Jul 042008
 

Since Apple began using Intel processors in their computers, many Windows users have switched to the Apple platform. For those that have Windows based software and need to run Microsoft Windows, there are two options for running Windows on an Apple computer:

  1. Boot Camp — Runs Windows natively on the Apple computer but requires restarting the computer to switch between operating systems.
  2. Virtualization — Simulates PC hardware and allows Windows to run in a “virtual” environment simultaneously with OS X.

I prefer virtualization software, as it allows me to share data between applications on both platforms. Backup and recovery of virtual machine images is simple, and allows for seamless transfer of Windows environments to new equipment.

Of the virtualization options currently available for OS X, the two most popular are Parallels, and VMware Fusion. Since Parallels was the first to market in early 2006, this is the software that I have used on a daily basis. When VMware Fusion released the first non-Beta version, I downloaded and installed the trial. After transferring my Windows virtual machine (VM) from Parallels to Fusion, I found the interface to be cumbersome and the software did not seem to perform as well as Parallels. (I have not tried Fusion since the initial release, so I have no information about enhancements to later builds.) After two years of daily use, I am now proficient in the use of Parallels, and have made some observations that I believe Parallels users should be aware of.

First, if you are going to use Windows on a regular basis, I would recommend installing as much memory as your computer will accept. Early Intel based iMacs and first generation MacBook computers were limited to 2GB of memory. This is sufficient for running Windows XP in a Parallels VM, but I would not recommend running Vista unless you can allocate at least 2GB to the VM alone.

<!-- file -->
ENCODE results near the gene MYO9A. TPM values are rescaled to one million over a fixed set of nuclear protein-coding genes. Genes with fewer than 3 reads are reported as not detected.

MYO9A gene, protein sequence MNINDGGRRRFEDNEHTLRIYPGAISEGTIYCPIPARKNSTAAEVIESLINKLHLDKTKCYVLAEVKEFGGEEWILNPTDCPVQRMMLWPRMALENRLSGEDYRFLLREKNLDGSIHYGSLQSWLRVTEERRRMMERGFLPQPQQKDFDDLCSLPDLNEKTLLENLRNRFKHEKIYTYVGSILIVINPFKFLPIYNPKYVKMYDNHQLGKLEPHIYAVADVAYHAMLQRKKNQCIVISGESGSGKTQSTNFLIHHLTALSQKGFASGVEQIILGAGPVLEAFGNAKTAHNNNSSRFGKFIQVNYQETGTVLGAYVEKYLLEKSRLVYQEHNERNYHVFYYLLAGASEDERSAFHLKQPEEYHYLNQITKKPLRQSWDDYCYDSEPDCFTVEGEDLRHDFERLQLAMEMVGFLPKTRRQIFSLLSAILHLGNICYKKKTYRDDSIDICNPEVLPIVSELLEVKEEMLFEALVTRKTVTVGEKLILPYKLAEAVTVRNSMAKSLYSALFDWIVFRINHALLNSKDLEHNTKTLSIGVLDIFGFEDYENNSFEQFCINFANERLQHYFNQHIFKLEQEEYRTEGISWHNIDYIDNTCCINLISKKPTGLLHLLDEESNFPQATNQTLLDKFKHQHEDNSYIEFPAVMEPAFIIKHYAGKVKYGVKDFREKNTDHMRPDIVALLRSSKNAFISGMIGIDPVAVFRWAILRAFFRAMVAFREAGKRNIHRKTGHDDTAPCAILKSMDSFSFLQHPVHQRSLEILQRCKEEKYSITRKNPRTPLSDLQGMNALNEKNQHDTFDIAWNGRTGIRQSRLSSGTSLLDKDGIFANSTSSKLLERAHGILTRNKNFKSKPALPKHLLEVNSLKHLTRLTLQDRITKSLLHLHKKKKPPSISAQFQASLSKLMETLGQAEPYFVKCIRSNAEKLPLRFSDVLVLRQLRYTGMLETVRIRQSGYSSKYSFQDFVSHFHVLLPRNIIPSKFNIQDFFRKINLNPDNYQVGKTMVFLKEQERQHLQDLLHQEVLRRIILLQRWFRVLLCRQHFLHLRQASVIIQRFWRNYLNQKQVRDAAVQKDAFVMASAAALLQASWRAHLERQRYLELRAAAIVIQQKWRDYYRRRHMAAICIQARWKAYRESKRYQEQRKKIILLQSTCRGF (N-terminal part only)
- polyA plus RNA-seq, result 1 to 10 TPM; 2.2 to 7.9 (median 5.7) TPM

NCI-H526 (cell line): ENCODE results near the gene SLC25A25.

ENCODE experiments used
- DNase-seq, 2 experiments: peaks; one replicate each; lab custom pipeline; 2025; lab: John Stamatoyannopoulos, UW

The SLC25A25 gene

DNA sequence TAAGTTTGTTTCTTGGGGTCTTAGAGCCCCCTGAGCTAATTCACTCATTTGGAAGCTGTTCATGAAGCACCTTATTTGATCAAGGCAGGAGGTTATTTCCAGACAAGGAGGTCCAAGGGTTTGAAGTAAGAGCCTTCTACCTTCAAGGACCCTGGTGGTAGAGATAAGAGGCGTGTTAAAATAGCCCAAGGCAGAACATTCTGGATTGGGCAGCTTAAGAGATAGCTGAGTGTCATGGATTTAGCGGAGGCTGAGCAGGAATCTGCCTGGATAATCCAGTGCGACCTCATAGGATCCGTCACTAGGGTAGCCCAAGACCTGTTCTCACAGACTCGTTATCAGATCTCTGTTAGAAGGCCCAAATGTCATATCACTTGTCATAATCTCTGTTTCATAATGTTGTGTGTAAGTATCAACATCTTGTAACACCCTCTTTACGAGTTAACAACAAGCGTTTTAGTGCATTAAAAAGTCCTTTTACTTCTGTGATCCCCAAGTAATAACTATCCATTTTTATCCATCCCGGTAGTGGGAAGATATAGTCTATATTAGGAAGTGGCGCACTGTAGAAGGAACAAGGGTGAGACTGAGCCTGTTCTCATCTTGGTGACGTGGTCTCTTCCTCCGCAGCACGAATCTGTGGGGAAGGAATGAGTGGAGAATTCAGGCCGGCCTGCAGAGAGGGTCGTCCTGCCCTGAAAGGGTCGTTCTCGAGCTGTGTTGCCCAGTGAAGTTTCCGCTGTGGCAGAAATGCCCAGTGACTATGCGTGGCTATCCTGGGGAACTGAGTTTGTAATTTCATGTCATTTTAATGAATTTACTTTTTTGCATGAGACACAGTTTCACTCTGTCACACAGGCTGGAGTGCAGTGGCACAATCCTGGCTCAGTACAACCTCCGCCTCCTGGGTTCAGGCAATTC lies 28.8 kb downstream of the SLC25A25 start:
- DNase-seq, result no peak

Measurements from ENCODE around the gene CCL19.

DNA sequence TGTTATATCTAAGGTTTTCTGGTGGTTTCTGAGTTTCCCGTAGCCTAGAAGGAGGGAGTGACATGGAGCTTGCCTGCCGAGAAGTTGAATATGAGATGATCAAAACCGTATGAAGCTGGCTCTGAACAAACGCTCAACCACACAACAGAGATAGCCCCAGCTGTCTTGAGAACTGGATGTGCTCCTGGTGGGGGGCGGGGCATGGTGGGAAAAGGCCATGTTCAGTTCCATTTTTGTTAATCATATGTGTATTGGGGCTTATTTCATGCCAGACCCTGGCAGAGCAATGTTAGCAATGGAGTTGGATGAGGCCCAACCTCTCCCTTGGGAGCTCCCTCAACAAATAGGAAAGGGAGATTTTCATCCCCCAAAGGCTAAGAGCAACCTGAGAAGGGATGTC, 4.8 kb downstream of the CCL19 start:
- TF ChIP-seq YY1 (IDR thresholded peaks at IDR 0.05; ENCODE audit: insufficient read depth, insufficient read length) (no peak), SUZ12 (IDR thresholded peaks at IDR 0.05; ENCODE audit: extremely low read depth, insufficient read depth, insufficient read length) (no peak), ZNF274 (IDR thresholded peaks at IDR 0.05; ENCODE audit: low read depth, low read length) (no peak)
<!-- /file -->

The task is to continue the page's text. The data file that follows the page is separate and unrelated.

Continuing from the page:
Once you have followed the setup wizard to configure your virtual machine, there are a few settings that I would recommend to improve your Parallels experience. Unless you need to load software to your Windows VM, I suggest disconnecting the CD-ROM drive for Windows. If you have enough disk space, consider creating a second hard disk image for the Windows swap file. If you need to be able to share resources between your Windows VM and other computers on the network, set your network adapter to Bridged Ethernet.

Parallels includes a feature that allows for “snapshots” to be taken of the Windows VM, which can be then be used as recovery points in the event of a problem with Windows. I do not use this feature, as the compressor can not be run if there are any existing snapshots. Instead, I shut down my Windows VM on a weekly basis, and use OS X Time Machine to archive my Parallels VM in its entirety. This allows for easier recovery in the event of a catastrophic failure, without disabling my ability to keep the performance of my VM optimized by using Parallels Compressor.

If you are running Parallels on a MacBook or MacBook Pro, I recommend suspending your Parallels session before you allow your laptop to enter sleep mode. Over the past two years, I have observed various issues with Parallels when resuming from sleep. The issues have varied from frozen applications in Windows, to video corruption to OS X locking, requiring restart. Because there can be so many variables that can affect software behavior, I find it simpler to suspend my Parallels session when I know I won’t be using it again for awhile.

There have been many upgrades to Parallels in the form of new builds, as well as updates to OS X as well. Currently, I am running Parallels 3.0 build 6508 on OS X 10.5.4 on a MacBook Pro. This seems to be very stable, considering I had some strange video issues under OS X 10.5.3. When updating to new versions of OS X, I suggest checking the Parallels Forums to be sure there are no compatibility issues before running the updates. When updating to new versions of Parallels, I suggest uninstalling the Parallels Tools and shutting down the VM before running the upgrade. I have observed severe performance issues with the VM when I allowed Parallels to upgrade Parallels Tools. A clean install after the Parallels upgrade always seems to yield the best results.